Scorekeeper's etiquette

Chalker's Need to Know:

The chalker is to remain impartial at all times. The chalker is the official for the game, and as such, all calls are the final decision of the chalker.

The basic premise that every scorekeeper must keep in mind is that he or she cannot be a factor in the outcome of the match.

Chalker’s position:

1.  The chalker is to stand facing the dart board to the side by the scoreboard. The chalker must always have a clear sight of the board and the darts, but at no time shall the chalker block the dart player or impede his or her playing.

2.  The chalker must remain still and not distract the dart player. Nor shall the chalker look at the dart player or others while the game is in play. The chalker is not to talk to the players or other people during play.

Chalker’s Duties:

1.  The chalker is responsible for calling the “cork” (which dart is the closest to the bulls-eye), and subsequently, which player shall shoot first. If, in the opinion of the chalker, the darts are both too close to determine a clear winner, the chalker may call a re-do. If a re-do is declared, the players reverse the order in which they threw and the first darter throws second on the re-do.

2.  The chalker shall never touch the player’s darts during play; with one exception. If a bulls-eye is hit by the first player, the second player may request that the chalker remove the dart, so as not to block the field. The chalker can then remove the dart.  At no other time during play shall the chalker touch the darts.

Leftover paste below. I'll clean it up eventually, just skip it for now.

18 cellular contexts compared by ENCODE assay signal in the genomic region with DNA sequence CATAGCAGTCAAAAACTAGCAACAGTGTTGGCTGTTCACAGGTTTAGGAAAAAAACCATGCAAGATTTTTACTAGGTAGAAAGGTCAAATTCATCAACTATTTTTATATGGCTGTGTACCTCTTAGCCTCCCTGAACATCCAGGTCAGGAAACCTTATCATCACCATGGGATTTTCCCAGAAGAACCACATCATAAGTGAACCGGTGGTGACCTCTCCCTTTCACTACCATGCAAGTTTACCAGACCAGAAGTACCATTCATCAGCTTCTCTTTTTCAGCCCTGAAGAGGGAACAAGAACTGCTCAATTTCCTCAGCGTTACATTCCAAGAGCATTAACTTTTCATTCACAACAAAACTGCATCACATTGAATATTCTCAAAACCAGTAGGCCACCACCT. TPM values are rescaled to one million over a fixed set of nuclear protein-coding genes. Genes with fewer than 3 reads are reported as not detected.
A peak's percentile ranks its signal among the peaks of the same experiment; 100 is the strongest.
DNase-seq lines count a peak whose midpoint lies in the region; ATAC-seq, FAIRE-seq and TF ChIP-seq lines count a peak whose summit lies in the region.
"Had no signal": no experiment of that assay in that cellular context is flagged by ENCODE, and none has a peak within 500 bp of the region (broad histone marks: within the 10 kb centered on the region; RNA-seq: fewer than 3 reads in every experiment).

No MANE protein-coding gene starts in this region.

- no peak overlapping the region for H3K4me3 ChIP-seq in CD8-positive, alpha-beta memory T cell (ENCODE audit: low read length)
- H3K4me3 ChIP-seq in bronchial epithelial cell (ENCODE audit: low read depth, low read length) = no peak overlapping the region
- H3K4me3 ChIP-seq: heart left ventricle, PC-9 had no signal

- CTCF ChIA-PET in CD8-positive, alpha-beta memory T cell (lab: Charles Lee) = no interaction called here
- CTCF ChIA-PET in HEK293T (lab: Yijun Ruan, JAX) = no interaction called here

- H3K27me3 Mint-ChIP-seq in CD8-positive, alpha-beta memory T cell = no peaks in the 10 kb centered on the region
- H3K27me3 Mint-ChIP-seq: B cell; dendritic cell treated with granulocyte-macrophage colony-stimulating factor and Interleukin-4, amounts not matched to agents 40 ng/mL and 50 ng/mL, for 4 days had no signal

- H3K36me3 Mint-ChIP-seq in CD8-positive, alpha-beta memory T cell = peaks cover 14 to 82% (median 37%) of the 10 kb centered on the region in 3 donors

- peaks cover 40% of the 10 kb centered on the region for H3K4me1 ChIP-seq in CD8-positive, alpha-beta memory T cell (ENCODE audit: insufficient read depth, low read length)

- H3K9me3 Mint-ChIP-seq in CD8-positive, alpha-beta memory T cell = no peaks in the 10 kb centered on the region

3. Do not mark any hits in cricket or any other game until all darts are thrown.

4. Do not erase the board while a player is shooting.


1. The chalker is responsible for telling the player when the dart is considered “in” such as in the 301 game when a double must be hit first to start the game. A nod, a short, quick hand signal, or verbal verification is acceptable.

2. The chalker will calculate the total scored and mark it under the player’s side on the board. If the player removes one or all the darts before the chalker has verified and tallied the score, then no points shall be given for one or all of the darts.

3. The chalker can tell the direct player what number was hit: a single, a double, in or out, etc. or the total hit. The chalker cannot coach the player, comment on skill, suggest numbers to hit, or suggest a final score.

To error is human; to forgive divine:

1.  Errors can and most likely will occur. If the chalker makes an error, it must be caught and corrected before the next dart is thrown. Errors made early in the game but not detected until late in the game are not changeable. The score remains as is and will be played as is.

The universal theory that we all subscribe to is that darts should be an even blend of competition, sportsmanship, and fun. The score keeping duties should be performed in a way that enhances that blend